Roasted plantains, a traditional taste for Ghanaians

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In the bustling streets of Accra, capital of Ghana, many vendors, young and old, flock to the roadside daily to earn a living.

Among all the food and beverages being sold, the roasted plantains with peanuts, which are locally referred to as “Kofi Brokeman”, always win the favor of the majority of Ghanaians.

Charity Acquah, 32, a native of the Hohoe in the Volta Region of Ghana told Xinhua she was on the streets since she was unemployed seven years ago.

With a small chair, a wire mesh placed on top of an old saucepan with charcoal in it to set fire which is mounted on a table, as well as an old umbrella to protect her against the scorching sun, her workplace is set up for business to commence.

Acquah said she has been going to nearby markets early in the morning to buy ripe plantains before going to the premises to get ready for the day’s business.

Business, according to her, normally starts at noon where her customers were ready to get some food for lunch.

With a small knife in her hand to peel the ripe plantain, she cut the uncooked food into various sizes depending on the price and place each on the mesh with fire under. The plantain normally takes between 10 to 15 minutes for it to be ready.

“I have used proceeds from this business to cater for my children and also buy personal belongings including saucepan and clothes. I wish to make money from this business to build a house for my children so that they do not suffer in the future,” she said.

Despite the benefits, Acquah said she also had concerns about her health as she is not protected against fire and smoke in the course of doing her work.

Manasseh Boadu, a resident of Labadi, told Xinhua that like most Ghanaians, he has been patronizing roasted plantains on a regular basis because of their nutritional value and also less expensive.

“The plantain, I like it. Plantain and groundnut are good, they balance your diet. Plantain is normally cheaper,” he said.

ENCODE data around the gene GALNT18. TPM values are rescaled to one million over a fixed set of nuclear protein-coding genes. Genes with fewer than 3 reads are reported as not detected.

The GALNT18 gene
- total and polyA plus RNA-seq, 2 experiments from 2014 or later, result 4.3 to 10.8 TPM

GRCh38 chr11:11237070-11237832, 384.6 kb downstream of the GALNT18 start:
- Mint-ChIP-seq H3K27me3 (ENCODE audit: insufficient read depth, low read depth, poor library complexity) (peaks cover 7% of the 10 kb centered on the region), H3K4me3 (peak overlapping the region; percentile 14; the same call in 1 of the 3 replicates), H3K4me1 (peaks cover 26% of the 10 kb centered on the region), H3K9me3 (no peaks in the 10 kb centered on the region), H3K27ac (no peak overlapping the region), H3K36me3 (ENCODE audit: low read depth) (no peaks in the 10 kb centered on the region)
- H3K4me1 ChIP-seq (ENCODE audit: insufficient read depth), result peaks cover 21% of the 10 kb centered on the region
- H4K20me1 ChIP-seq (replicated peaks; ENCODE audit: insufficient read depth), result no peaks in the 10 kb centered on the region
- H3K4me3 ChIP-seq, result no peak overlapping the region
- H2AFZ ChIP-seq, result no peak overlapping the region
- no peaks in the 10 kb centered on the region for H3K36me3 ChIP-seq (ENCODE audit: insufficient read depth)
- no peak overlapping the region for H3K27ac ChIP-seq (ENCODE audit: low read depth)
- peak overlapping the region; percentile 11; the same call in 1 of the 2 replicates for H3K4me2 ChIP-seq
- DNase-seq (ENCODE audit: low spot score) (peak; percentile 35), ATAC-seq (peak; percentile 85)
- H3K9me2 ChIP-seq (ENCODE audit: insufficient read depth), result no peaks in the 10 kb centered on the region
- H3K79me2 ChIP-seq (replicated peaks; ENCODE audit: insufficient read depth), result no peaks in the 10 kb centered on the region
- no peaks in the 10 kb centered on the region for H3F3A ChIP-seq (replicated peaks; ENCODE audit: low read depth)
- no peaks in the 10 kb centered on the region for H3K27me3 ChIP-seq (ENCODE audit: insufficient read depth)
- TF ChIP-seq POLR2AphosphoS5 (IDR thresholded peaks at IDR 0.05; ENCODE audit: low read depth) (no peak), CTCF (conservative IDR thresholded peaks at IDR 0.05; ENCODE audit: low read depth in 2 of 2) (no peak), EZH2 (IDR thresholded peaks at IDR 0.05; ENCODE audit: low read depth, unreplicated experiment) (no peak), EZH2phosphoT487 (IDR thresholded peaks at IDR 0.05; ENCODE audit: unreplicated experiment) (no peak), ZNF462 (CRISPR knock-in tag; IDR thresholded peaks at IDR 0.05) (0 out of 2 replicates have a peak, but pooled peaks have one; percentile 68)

Similarly, 39-year-old Janet Agyelakor from the Volta Region corroborated the story of Charity Acquah.

Janet, who started the plantain roasting business some three years ago has been using the income generated to finance her four children who are in senior high schools.

“I started this business about three years ago. I have four children who had to continue their education and had no job that is what made me go into this business. I didn’t want them to be school dropouts, so I went into this business and that is what I have been doing to look after them in school ever since,” said Janet.

“Workers and those residents around are the ones who mainly patronize my roasted plantain and peanuts. I want people not to look down upon this business. It is a good business because that is what I have used to look after my children,” she added.

In the West African country, plantain is considered one of the staple foods and a reliable source of starch for many as it can be boiled, fried, and roasted. It has many uses and many people enjoy it when roasted and eaten with peanuts.

Being a popular snack and major means of boosting employment, plantain roasting is estimated to have offered job opportunities to thousands of hundreds of people across the country even though there is no official data from the employment ministry and the Ghana Statistical Service.

Meanwhile, the production of plantain chips in modern factories is becoming the trend to cater to people’s increasing needs. But as far as Janet saw it, the traditional way of roasting plantains along the streets will not be replaced as people’s taste for them will never die away. Enditem

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